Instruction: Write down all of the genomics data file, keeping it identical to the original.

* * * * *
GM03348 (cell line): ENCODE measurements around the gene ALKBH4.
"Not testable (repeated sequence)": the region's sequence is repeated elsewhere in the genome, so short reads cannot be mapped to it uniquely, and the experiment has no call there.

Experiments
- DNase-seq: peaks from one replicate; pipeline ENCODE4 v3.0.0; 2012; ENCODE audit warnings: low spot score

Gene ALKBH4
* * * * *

GM03348 (cell line): ENCODE measurements around the gene ALKBH4.
"Not testable (repeated sequence)": the region's sequence is repeated elsewhere in the genome, so short reads cannot be mapped to it uniquely, and the experiment has no call there.

Experiments
- DNase-seq: peaks from one replicate; pipeline ENCODE4 v3.0.0; 2012; ENCODE audit warnings: low spot score

Gene ALKBH4